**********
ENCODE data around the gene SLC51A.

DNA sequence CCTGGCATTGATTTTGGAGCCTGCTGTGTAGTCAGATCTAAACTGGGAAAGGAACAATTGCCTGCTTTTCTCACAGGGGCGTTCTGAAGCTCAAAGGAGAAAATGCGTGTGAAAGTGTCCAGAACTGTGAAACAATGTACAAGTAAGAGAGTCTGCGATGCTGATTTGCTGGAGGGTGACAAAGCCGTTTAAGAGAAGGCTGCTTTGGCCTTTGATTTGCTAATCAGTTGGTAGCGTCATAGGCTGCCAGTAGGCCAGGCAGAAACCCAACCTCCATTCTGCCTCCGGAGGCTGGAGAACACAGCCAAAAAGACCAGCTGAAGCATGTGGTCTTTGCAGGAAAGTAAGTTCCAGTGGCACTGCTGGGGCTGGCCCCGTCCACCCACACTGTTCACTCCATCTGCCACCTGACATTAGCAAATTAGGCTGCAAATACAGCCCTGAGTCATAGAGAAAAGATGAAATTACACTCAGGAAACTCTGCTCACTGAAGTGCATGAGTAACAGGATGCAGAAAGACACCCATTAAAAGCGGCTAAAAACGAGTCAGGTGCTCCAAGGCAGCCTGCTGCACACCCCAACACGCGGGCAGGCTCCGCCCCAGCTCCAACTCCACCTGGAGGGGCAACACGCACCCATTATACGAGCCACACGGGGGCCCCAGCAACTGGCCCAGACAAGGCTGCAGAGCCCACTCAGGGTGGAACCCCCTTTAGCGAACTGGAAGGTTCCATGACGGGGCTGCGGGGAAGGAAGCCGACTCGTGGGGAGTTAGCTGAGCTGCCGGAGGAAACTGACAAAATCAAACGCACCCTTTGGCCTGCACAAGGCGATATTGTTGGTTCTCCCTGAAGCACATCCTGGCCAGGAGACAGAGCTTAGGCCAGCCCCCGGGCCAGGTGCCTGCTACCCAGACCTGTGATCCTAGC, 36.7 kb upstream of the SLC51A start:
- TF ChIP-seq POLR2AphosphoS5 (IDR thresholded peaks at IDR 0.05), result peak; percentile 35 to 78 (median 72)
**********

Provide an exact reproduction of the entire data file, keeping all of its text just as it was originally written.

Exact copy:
ENCODE data around the gene SLC51A.

DNA sequence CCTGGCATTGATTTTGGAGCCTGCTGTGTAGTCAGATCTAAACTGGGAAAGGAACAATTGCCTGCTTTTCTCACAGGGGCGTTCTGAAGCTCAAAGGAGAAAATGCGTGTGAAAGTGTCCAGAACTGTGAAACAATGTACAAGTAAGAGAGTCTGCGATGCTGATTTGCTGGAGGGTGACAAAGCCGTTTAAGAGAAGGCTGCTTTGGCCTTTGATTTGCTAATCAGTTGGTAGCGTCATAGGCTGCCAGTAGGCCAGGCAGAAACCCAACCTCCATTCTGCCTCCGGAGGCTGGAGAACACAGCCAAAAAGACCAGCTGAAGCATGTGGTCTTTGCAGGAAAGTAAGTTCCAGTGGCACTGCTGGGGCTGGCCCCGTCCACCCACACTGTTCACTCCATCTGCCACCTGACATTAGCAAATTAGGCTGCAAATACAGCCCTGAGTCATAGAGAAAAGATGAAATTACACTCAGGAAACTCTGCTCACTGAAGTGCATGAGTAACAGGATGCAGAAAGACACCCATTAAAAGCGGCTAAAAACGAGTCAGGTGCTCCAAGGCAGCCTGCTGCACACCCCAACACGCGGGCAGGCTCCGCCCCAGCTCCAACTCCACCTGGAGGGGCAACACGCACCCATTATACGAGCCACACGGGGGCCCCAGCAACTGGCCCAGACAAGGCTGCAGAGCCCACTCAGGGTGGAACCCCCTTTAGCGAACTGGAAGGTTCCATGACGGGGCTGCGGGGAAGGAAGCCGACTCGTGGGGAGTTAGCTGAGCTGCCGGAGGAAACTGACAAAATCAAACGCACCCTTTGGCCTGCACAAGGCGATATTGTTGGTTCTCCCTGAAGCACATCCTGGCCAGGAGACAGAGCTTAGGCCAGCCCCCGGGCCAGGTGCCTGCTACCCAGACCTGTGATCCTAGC, 36.7 kb upstream of the SLC51A start:
- TF ChIP-seq POLR2AphosphoS5 (IDR thresholded peaks at IDR 0.05), result peak; percentile 35 to 78 (median 72)